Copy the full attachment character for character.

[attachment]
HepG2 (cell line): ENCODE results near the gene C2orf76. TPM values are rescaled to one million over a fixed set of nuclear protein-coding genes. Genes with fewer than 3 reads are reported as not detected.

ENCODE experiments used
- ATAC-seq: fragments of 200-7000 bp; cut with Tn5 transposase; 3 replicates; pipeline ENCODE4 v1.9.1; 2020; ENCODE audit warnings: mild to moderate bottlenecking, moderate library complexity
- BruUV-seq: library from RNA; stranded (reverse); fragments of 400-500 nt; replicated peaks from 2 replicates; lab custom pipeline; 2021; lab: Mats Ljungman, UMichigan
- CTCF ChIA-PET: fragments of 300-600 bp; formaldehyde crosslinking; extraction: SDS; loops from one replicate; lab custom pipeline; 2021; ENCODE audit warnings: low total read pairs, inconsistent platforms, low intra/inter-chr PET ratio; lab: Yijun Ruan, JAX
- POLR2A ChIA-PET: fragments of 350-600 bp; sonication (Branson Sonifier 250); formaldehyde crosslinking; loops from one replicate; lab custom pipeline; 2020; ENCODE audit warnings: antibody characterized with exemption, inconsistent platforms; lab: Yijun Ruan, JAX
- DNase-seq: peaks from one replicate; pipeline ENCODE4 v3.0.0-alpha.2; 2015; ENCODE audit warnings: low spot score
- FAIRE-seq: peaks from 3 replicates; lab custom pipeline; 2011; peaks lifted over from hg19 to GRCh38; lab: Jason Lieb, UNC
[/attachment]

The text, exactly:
HepG2 (cell line): ENCODE results near the gene C2orf76. TPM values are rescaled to one million over a fixed set of nuclear protein-coding genes. Genes with fewer than 3 reads are reported as not detected.

ENCODE experiments used
- ATAC-seq: fragments of 200-7000 bp; cut with Tn5 transposase; 3 replicates; pipeline ENCODE4 v1.9.1; 2020; ENCODE audit warnings: mild to moderate bottlenecking, moderate library complexity
- BruUV-seq: library from RNA; stranded (reverse); fragments of 400-500 nt; replicated peaks from 2 replicates; lab custom pipeline; 2021; lab: Mats Ljungman, UMichigan
- CTCF ChIA-PET: fragments of 300-600 bp; formaldehyde crosslinking; extraction: SDS; loops from one replicate; lab custom pipeline; 2021; ENCODE audit warnings: low total read pairs, inconsistent platforms, low intra/inter-chr PET ratio; lab: Yijun Ruan, JAX
- POLR2A ChIA-PET: fragments of 350-600 bp; sonication (Branson Sonifier 250); formaldehyde crosslinking; loops from one replicate; lab custom pipeline; 2020; ENCODE audit warnings: antibody characterized with exemption, inconsistent platforms; lab: Yijun Ruan, JAX
- DNase-seq: peaks from one replicate; pipeline ENCODE4 v3.0.0-alpha.2; 2015; ENCODE audit warnings: low spot score
- FAIRE-seq: peaks from 3 replicates; lab custom pipeline; 2011; peaks lifted over from hg19 to GRCh38; lab: Jason Lieb, UNC